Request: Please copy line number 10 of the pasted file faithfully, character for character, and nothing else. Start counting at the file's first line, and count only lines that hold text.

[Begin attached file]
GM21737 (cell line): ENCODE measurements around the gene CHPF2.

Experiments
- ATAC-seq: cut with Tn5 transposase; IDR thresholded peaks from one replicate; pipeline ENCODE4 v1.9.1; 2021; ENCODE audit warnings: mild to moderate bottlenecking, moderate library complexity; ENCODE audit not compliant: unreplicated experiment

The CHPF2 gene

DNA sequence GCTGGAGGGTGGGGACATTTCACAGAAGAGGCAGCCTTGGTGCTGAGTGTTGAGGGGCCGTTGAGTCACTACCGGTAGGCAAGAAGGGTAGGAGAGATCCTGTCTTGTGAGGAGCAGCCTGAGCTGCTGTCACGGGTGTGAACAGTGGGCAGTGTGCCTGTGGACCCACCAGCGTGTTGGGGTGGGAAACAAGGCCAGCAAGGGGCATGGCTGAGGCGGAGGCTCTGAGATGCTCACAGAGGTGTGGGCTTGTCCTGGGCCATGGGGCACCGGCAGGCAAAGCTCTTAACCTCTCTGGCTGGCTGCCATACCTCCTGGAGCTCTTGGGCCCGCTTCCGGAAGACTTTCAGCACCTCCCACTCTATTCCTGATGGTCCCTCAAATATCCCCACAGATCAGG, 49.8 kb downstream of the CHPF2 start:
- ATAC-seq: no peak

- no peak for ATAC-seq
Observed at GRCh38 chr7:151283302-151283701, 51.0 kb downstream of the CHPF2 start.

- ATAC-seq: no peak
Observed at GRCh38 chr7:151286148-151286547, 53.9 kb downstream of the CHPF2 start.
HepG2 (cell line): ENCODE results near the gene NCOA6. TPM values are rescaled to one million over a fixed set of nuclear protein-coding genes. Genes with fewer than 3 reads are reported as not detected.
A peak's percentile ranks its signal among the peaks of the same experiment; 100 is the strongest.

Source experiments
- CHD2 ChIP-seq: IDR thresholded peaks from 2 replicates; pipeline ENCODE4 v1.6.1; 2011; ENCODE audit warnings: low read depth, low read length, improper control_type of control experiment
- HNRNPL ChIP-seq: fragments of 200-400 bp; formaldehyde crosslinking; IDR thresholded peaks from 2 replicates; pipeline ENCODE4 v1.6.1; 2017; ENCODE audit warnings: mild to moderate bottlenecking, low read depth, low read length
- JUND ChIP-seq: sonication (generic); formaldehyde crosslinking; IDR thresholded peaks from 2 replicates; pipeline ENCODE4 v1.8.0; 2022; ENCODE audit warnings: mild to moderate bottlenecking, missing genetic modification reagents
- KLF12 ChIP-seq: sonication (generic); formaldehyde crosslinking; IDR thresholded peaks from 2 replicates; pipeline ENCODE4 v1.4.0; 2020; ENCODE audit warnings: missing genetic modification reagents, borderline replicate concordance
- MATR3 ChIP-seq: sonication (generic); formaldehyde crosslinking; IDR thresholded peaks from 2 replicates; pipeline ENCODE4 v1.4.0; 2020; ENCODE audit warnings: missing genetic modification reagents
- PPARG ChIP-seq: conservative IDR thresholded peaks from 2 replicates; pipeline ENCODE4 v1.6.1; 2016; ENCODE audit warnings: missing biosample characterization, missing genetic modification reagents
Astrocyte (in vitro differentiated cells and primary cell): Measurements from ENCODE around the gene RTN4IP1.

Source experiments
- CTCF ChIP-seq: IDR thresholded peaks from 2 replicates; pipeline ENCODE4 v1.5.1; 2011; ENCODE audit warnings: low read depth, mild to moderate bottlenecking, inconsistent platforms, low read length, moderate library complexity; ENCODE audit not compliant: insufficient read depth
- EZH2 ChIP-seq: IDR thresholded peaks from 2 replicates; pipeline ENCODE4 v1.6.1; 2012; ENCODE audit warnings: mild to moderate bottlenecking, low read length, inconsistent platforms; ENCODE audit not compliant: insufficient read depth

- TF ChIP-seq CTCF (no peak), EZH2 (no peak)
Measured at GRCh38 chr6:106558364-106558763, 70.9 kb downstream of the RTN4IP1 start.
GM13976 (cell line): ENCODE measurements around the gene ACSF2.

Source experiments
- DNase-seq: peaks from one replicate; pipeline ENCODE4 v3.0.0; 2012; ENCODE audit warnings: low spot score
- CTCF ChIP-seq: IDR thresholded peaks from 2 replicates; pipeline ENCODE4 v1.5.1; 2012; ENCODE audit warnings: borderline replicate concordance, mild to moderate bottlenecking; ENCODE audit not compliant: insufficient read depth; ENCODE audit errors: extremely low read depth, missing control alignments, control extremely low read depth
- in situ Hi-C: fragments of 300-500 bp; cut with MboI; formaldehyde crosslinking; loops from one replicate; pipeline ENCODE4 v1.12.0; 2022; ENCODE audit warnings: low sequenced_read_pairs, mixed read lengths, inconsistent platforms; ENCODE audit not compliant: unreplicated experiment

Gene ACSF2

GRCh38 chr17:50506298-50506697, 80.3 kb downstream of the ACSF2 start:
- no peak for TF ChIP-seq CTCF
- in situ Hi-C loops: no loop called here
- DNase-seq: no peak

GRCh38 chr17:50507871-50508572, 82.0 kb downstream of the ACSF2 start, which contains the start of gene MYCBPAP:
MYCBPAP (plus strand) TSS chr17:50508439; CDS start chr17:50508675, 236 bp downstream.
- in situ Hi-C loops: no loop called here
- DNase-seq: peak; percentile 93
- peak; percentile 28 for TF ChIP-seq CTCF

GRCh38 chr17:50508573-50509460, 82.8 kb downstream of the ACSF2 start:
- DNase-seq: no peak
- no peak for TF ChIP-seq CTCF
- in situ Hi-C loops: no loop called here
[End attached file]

Observed at GRCh38 chr7:151286148-151286547, 53.9 kb downstream of the CHPF2 start.